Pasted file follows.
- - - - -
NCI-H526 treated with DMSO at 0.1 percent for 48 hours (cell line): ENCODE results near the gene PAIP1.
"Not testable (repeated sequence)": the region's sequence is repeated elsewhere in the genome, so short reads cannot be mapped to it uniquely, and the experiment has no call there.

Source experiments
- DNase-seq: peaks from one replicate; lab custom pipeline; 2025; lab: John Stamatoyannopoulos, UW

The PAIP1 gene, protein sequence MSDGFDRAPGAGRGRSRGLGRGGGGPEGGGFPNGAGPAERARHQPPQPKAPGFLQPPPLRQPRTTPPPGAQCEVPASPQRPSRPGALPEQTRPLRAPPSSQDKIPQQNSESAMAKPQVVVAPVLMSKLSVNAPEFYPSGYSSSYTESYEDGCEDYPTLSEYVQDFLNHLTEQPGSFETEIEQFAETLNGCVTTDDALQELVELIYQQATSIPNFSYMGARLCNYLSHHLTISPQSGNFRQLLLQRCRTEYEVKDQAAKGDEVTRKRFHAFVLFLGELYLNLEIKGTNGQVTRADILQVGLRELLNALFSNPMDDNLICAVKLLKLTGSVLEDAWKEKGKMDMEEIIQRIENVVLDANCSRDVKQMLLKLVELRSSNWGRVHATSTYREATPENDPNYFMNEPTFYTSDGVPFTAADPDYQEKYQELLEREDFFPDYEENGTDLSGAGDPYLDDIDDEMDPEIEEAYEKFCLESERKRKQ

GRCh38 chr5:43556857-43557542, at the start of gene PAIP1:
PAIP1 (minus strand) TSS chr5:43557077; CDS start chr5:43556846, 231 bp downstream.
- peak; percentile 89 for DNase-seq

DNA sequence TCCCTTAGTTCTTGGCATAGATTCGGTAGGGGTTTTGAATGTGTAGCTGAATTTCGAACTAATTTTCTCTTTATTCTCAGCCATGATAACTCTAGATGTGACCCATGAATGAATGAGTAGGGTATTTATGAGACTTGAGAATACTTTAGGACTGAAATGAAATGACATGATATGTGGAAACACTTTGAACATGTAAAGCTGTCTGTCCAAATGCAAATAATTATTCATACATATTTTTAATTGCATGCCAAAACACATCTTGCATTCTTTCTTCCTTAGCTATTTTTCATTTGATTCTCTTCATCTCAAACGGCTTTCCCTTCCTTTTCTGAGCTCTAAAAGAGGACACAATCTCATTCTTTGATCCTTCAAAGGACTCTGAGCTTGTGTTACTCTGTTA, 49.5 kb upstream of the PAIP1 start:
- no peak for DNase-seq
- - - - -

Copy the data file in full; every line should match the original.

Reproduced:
NCI-H526 treated with DMSO at 0.1 percent for 48 hours (cell line): ENCODE results near the gene PAIP1.
"Not testable (repeated sequence)": the region's sequence is repeated elsewhere in the genome, so short reads cannot be mapped to it uniquely, and the experiment has no call there.

Source experiments
- DNase-seq: peaks from one replicate; lab custom pipeline; 2025; lab: John Stamatoyannopoulos, UW

The PAIP1 gene, protein sequence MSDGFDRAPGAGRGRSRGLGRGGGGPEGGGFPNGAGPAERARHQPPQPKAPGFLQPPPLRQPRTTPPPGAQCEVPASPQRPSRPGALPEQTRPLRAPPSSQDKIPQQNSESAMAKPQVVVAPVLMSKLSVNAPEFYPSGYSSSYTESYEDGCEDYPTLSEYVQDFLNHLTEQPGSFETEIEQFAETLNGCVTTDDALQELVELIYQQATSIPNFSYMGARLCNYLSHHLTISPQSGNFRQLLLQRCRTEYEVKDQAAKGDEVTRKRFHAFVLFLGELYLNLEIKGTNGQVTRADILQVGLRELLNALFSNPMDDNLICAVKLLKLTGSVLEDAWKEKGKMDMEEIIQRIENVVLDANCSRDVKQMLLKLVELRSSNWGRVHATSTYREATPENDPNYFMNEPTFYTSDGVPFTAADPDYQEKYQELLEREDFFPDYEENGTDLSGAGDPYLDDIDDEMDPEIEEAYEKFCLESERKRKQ

GRCh38 chr5:43556857-43557542, at the start of gene PAIP1:
PAIP1 (minus strand) TSS chr5:43557077; CDS start chr5:43556846, 231 bp downstream.
- peak; percentile 89 for DNase-seq

DNA sequence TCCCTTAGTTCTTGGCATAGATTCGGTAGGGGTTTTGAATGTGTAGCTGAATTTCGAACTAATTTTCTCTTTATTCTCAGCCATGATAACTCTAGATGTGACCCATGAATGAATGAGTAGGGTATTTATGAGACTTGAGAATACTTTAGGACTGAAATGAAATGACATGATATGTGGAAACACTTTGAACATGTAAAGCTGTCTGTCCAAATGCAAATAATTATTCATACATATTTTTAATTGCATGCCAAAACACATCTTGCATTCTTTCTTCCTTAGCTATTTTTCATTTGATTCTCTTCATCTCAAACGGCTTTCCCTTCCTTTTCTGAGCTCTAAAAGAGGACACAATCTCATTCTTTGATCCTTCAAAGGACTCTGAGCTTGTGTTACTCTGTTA, 49.5 kb upstream of the PAIP1 start:
- no peak for DNase-seq